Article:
Created 3/10/1998
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Growth and Fluctuations, 1980-1998

J. Bradford DeLong

The 1980s began with the Volcker disinflation: Federal Reserve Chair Paul Volcker's attempt to restore confidence in the inflation-fighting commitment of the Federal Reserve and to reduce inflation from near 10 percent per year to low levels.

The Volcker disinflation was successful, but at a cost: the steepest recession of the post-WWII era, and unemployment that peaked near 10%.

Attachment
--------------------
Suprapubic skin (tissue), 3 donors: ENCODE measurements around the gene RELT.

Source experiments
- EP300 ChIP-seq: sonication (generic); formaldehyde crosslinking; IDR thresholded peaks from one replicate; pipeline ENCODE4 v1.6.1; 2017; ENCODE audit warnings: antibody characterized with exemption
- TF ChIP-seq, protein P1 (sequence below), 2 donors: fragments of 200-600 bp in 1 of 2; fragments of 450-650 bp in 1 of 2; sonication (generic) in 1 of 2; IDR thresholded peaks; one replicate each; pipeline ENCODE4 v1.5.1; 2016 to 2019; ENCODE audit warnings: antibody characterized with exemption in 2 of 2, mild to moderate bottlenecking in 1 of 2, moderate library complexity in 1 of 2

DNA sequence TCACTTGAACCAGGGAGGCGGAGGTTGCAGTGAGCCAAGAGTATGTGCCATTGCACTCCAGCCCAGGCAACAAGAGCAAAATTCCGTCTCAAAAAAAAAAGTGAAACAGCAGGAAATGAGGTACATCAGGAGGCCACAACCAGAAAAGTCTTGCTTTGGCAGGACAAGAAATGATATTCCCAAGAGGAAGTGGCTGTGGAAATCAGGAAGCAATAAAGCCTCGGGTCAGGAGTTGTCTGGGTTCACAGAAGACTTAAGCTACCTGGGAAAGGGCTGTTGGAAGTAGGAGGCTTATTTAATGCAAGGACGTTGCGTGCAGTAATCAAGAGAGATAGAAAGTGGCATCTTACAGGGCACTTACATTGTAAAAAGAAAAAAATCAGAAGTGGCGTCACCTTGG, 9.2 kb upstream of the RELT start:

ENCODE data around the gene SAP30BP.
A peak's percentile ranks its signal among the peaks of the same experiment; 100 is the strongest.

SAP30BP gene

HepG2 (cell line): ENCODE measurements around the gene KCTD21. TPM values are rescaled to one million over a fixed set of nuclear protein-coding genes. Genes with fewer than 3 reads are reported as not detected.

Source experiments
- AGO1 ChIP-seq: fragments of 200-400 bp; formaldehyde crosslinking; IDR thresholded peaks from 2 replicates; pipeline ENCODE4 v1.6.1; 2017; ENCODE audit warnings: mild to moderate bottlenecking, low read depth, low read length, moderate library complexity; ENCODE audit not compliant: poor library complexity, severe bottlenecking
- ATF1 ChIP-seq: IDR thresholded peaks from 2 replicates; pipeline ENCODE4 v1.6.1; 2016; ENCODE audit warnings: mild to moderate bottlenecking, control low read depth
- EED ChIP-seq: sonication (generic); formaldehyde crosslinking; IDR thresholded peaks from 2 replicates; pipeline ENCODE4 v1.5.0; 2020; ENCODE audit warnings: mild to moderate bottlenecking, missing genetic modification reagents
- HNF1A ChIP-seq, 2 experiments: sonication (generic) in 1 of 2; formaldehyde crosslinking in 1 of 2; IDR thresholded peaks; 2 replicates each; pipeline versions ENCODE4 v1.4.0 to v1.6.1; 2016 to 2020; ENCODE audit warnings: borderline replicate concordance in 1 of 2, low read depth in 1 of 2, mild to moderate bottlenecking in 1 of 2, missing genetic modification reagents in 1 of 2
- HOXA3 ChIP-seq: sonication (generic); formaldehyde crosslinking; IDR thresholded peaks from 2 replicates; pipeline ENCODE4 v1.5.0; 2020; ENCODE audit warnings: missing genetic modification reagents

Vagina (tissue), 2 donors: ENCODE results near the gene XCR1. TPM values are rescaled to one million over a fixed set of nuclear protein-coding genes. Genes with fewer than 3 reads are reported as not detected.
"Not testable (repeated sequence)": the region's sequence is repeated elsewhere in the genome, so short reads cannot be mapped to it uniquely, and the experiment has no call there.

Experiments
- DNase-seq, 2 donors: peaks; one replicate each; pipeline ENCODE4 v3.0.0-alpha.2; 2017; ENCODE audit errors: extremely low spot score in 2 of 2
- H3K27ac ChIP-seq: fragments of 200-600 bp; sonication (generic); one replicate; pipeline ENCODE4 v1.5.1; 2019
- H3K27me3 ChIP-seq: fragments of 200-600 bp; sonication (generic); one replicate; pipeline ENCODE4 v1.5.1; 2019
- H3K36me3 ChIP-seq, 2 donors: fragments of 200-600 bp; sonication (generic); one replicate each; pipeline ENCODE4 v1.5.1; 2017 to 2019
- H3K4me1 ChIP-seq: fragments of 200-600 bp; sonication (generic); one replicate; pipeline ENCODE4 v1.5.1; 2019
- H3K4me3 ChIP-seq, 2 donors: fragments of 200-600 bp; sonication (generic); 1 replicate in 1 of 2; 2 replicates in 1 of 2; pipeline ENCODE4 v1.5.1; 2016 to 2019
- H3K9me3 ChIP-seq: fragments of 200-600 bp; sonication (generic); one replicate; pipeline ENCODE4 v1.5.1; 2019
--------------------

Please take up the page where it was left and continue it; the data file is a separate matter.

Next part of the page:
The Volcker disinflation was followed by a recovery that was not as strong as it might have been because the Reagan deficits reduced the rate of capital accumulation. The short Gulf War recession at the end of the 1980s was followed by another recovery, this time leading to a balanced federal budget, and to inflation under 2 percent per year and unemployment under 5 percent.

Inflation 1960-Present    Unemployment 1960-Present    Phillips Curve    Growth and Fluctuations, 1980-1998    Long-Run Growth  

Professor of Economics J. Bradford DeLong, 601 Evans Hall, #3880
University of California at Berkeley
Berkeley, CA 94720-3880
(510) 643-4027 phone (510) 642-6615 fax

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